Sound — 9
After being disappointed with Fear Factory in the last few years I hoped for a band that would bring a fresh breeze into the machine-like groove based metal district and I finally found a worthy follow up. Scamp, coming from Denmark will surely make a deep impact in the metal scene, as they have already been nominated in Denmark in three categories (album of the year, debut of the year and production of the year). From the first song (Dilemma) Scamp make it clear that there will be no mercy for your sound system and neither for your ears as they pound with brute force consisting of tight and pressure filled riffs (Kristian and Mads) combined with relentless double bass drum patterns (Morten.) There is nothing too innovative in their music, but they just seem to bring all the right ingredients together making it a delight to listen to this intense piece of art. There are a few surprises on the record like a dive into a cold drum and bass section in "Pros and Cons" or a slow, clean guitar midsection that shoots into a mind-crushing dissonant breakdown. There is also use of a Didgeridoo on "Strategy" and a Tool like mid-part on "Relief" that will make your skin crawl. Scamp firmly prove that they are not simply coping but are defining their own sound. "From Nothing" is convincingly the highlight of the record, which is pretty clear after listening to the opening riff. A great combination of hardcore chord progression with an industrial guitar sound. The use of melodies that are not based on the common metal-core scale is also a big plus giving the ear something else to hear after a clearly dominant metal-core phase in the metal genre. The only thing that jumps out as a negative element is the snare drum, that keeps the "triggered" sound even on slow and mellow parts, but then again, that's in the ear of the listener.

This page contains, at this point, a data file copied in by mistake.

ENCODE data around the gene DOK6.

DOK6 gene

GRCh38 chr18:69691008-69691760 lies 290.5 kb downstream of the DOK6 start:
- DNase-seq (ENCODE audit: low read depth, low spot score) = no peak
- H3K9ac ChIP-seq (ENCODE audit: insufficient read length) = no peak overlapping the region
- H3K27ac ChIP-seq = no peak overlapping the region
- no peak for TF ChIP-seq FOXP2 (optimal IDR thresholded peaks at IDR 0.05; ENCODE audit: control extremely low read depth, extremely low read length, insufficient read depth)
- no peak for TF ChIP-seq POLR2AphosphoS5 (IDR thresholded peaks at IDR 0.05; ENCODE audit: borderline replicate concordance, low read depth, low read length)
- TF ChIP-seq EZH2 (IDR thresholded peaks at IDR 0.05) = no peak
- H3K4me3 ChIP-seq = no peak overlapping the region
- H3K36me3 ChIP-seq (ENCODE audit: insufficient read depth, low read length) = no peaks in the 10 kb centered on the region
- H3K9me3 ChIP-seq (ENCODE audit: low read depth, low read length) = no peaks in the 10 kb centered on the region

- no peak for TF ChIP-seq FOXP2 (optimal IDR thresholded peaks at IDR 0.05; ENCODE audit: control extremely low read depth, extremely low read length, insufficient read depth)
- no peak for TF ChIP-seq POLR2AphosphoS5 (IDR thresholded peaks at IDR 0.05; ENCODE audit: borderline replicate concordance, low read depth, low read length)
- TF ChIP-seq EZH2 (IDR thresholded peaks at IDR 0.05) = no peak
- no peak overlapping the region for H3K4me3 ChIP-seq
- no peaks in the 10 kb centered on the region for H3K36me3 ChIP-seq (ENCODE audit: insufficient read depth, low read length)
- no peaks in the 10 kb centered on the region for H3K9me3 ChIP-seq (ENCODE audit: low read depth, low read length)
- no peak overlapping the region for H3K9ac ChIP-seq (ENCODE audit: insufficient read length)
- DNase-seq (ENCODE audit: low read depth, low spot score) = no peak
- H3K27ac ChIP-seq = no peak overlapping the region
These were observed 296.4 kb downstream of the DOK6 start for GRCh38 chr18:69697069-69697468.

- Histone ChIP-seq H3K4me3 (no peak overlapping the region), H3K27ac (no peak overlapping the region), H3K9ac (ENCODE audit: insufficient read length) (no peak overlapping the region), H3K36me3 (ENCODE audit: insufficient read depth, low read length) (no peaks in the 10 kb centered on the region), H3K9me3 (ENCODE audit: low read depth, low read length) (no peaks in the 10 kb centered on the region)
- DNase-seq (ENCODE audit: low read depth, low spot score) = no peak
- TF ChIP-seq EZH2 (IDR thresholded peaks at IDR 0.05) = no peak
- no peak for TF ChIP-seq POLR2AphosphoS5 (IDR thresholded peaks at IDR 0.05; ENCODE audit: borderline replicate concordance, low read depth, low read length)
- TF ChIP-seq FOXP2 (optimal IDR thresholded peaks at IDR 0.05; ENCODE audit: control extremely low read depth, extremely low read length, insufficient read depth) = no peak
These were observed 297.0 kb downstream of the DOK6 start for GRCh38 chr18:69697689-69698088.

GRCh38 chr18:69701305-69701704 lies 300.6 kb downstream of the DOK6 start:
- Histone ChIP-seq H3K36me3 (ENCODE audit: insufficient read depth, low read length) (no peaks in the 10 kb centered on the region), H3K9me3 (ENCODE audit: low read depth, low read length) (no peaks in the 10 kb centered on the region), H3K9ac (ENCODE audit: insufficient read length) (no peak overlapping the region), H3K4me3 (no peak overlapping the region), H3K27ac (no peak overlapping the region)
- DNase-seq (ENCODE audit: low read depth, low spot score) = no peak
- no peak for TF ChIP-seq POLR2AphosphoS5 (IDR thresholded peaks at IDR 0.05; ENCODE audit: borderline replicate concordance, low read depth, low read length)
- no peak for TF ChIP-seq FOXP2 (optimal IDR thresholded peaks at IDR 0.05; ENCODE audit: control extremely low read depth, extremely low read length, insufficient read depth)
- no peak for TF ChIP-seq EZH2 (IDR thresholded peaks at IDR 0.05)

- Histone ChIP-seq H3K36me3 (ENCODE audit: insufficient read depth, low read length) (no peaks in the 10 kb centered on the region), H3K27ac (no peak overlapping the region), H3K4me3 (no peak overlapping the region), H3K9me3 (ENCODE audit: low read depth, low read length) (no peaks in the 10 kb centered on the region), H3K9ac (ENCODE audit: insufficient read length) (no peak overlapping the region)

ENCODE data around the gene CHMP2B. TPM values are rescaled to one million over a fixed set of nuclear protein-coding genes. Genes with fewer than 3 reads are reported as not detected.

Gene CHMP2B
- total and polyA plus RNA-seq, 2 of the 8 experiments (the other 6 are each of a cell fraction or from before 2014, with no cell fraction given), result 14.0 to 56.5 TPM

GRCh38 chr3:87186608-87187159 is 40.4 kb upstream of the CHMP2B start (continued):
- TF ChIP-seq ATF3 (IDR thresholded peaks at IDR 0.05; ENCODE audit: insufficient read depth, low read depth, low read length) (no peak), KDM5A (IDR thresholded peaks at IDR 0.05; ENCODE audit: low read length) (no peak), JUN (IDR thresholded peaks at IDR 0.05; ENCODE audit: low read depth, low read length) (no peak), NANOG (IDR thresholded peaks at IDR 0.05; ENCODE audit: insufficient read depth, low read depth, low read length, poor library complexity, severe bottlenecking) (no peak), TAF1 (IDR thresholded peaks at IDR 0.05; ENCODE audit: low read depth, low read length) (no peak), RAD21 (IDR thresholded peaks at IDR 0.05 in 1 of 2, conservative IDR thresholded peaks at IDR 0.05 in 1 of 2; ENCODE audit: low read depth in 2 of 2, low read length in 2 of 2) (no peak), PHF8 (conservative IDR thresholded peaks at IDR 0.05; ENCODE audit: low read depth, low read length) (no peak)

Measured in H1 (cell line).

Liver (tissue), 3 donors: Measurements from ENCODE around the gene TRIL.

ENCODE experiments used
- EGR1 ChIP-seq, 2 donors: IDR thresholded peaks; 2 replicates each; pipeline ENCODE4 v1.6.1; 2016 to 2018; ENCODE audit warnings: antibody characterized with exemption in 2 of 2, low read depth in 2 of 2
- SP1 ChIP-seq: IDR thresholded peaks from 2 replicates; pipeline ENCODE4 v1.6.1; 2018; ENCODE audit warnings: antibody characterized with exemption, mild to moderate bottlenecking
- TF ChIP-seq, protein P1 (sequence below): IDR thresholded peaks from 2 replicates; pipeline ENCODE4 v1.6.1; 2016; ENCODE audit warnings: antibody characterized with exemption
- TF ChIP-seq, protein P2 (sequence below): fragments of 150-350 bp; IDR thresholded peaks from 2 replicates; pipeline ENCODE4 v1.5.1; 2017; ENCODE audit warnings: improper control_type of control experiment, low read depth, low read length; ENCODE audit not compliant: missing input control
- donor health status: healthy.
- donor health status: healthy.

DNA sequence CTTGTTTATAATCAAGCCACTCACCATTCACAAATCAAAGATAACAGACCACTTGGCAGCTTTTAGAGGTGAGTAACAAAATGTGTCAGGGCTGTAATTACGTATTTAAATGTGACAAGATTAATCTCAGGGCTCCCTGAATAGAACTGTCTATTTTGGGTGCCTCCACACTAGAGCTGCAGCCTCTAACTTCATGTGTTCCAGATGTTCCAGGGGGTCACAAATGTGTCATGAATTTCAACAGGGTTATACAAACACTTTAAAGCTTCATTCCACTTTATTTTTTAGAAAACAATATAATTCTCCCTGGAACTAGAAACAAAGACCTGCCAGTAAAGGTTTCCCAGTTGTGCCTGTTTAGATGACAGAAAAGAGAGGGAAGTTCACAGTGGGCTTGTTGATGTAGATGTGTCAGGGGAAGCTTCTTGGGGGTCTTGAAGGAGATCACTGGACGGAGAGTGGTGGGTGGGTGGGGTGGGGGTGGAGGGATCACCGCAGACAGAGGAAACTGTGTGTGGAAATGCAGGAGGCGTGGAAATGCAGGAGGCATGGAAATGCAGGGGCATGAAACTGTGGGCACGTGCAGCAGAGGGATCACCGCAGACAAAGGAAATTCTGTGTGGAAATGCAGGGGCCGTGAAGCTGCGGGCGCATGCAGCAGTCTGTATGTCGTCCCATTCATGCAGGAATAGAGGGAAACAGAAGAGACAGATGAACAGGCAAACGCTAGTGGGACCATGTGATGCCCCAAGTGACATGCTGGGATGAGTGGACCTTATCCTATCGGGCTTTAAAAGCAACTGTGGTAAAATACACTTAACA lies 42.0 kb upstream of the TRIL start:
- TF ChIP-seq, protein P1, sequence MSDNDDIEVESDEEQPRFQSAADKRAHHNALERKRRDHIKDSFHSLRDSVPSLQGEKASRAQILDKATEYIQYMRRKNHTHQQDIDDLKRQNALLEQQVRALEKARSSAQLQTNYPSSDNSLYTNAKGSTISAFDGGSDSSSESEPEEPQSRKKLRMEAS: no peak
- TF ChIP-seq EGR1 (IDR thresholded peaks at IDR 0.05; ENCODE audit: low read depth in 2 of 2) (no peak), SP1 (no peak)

Lyrics — 8
The lyrics on this album are not here to enlighten you, they just keep the groove going and in my opinion mostly serve as one more layer to the rhythm section. The use of the "nu-metal" trademark aka swearing can be added to that argument. Lines such as "shut the fxxx up" being repeated several times in a row and "Ready Motherfxxxx" are not the most appealing thing to some but definitely bring another coat of aggression to the songs. They fit the music and are used in the right measure keeping the balance between the "Dictionary Max Cavalera" lyrics and complex vocal rhythm patterns. Mikael (vocals) proves that his screaming skills are nothing to be ashamed of combined with firm and clear pronunciation making a keen resemblance to Meshuggahs Jens and Diablos Rainer Nygrd. Without any weak impressions even on clean singing parts that are often combined with harmonies, he shows that you can combine screams with singing without making it sound too "common". The vocals as an instrument seem to be a bit too hidden in the whole sound mix, as I prefer louder vocals that swim on top of the music.
Overall Impression — 10
Scamp can without doubt stand shoulder to shoulder with Meshuggah, Mnemic and other similar artists as they are not inferior in any way. From the first second to the last riff everything sit's in place a makes you want more. "Dilemma", "Pros And Cons", "Relief" and "From Nothing" are the strong tracks that stand out instantly, but Mirror Faced Mentality has no weak track to offer so it's on you to decide which are the best. If you are a fan of fast, math-based, aggressive riffs and have a "thing" for synthetic sound there is nothing on this album that will disappoint you and you will anxiously wait for the next record to come out.